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My other car is a Ferrari. That’s basically my story when Tout Wars comes up.
I’ve played in many industry leagues and had my share of success (yes, I know no one cares), but I’ve yet to take down a Tout Wars title. Just two seconds on the resume, and those were a while ago. It’s the white whale of my portfolio, the highest priority. There’s no money in Tout, of course (other than some side props), but the winner gets to name a sandwich at the next year’s party at Foley’s in NYC.
And I’m all about enjoying every sandwich.
The last three years in the Tout Mixer, I’ve finished 6th, 6th and 7th (out of 15 teams). It means I’m finishing ahead of the majority of competitors, but not getting a good swing at the title. We all know, there’s no trophy for finishing in the top half or so. This isn’t some 50-50 contest or double-up.
Last year I probably screwed up a good chance at deep contention, securing a pretty good team at auction and then skidding off the road. I hit on Wil Myers and Kyle Hendricks, two pet sleepers, and also got Daniel Murphy for a scant $8. If all the Tout teams were forced to play with the draft-day rosters, I would have finished in first. Alas, I had a so-so year with FAABing and made a few dreadful deals, and with that I meandered down the standings. So it goes.
I’m a feel player at any auction. I don’t have a set strategy or a cutesy acronym I’m trying to establish. I have a rough idea of what a player’s range is, and in the early portion of an auction, I’m looking to buy players at or below cost (keeping in mind, if you’re going to pay market or even market-plus for anyone, make sure it’s a player you really want or really like).
Once the auction gets deeper, it’s more about playing poker. I keep close tabs on the financial personality of the auction — budgets, needs, max bids — and try to read what someone’s intentions are, especially on midgame and late bids. Do they really want the player? Are they trying to move the price up? Would they be screwed, for lack of a better term, if stuck with the current bid?
Over the years I’ve gotten pretty good at reading a room, knowing when I can nudge someone along and knowing when to get out. I also want any auction room to feel I might back off a bid at any time, so I’m not easy to push around. I feel I’ve stuck opponents with bids far more often than I’ve been stuck myself. But again, until they’re eating my sandwich at Foley’s, none of this matters very much.
Two more things to consider as we look deeper into the 2017 Mixed Auction — a word about pace and context.
My buddy Jeff Erickson of Rotowire was the auctioneer, and he runs a very quick, tight auction. There’s no time to do research or much second-level thinking — you’re pressed for instant decisions at every turn. Although not every auction is run this way, this is how it should be, especially within the industry. But it also means that sometimes you wind up in the quicksand before you’ve had a second to consider the step you’re taking.
As with any auction, the prices are heavily dependent on when the players were nominated and how the room was calibrated at the time. Prices observed out of context don’t tell a fair, complete story. Tout also offers a rebate for players who encounter serious injury, which means some of the endgame players will be bought for budget-draining resources, just to maximize their possible reclaim value later. There’s no reason to leave money on the table, even table scraps.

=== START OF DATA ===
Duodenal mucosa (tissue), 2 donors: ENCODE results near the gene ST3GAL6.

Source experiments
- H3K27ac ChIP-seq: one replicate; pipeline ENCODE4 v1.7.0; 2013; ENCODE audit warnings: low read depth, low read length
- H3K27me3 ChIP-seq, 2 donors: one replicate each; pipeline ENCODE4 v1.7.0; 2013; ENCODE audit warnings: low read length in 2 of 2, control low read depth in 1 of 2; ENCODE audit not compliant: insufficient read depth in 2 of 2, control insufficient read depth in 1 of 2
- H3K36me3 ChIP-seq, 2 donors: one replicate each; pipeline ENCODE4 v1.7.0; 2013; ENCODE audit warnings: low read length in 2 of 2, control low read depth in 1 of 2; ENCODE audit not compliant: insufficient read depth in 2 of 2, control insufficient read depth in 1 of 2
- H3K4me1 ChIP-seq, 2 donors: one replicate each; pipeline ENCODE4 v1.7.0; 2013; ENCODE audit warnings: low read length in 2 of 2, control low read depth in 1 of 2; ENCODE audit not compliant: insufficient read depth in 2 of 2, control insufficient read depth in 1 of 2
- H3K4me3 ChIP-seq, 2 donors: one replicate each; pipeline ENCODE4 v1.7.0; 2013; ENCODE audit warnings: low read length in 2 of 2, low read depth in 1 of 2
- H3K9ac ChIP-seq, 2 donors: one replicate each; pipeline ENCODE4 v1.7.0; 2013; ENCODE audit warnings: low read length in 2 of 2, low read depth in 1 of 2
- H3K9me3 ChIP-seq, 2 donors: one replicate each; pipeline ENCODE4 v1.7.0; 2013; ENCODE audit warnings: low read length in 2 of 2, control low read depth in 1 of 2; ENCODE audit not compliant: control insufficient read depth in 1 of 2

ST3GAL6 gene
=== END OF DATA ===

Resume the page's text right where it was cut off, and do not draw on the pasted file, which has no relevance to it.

A few loose strategies, subject to adjustment as needed, that I took into the draft:
— I wasn’t going to sweat stolen bases. They’re more scarce in today’s game, sure, but that means it’s easier to compete in the category. If I needed to fix my steals situation in the reserve draft, in free agency, or through trade, that’s not a concern. You can always find speed later; I don’t want to overpay for it with premium chips.
— I wanted a foundation of saves without paying for the elite guys. This just feels like the sweet spot to invest, most of the time. Saves will also enter the league every year, like steals will, but it feels like the newly-minted closers (or even the closing spec plays) are more contested than the rabbits are.
— My big-money purchases are likely to be hitters. Offense still feels more reliable to me, more floor offered, while pitchers have more risk involved. There also tends to be more divergence of opinion for pitchers after you get past the Top 30 or so — I think Mike Salfino has been saying that for years — and that usually means it’s easier to get your later-pitching targets than it is hitting targets. Consider Hendricks at $4 last year.
So what actually happened in this thing? How did we do?
I liked the final roster, didn’t love it. I quickly got my feet wet with a number of big-name bats (Machado, Lindor, Myers, Lucroy, Braun), and I’m fine with all of them. I also landed Zach Britton ($19) and Kelvin Herrera ($14) for reasonable prices, and I even added cheaper saves later. But the secondary and tertiary aces I was angling towards — names like Julio Teheran and Kenta Maeda — went for more money than I wanted, and I wound up being a pitcher or two short, talent-wise. (If I was the suspicious type, I’d say writing What’s In My Wallet mid-March winds up hurting me, opening my playbook too wide. But maybe it’s just coincidence; other people are allowed to like the good players I like.)
Time for the full roster. We use 5×5 scoring, with OBP subbed in for batting average. (Full results are here; make sure you click the Mix Auction tab at the top. You can also toggle to other Tout results, if you wish.)
— Catchers: Jonathan Lucroy $22, Sandy Leon $1
I thought Buster Posey might be back on my team last year, off a disappointing 2016, but he went for a full-on $28. Lucroy and Gary Sanchez ($21) essentially went for the same amount, and I’ll bet on the proven player every time in that instance. The Rangers also have a much deeper lineup than the Yankees do; does everyone realize New York finished 22nd in scoring last year? This is not a good team.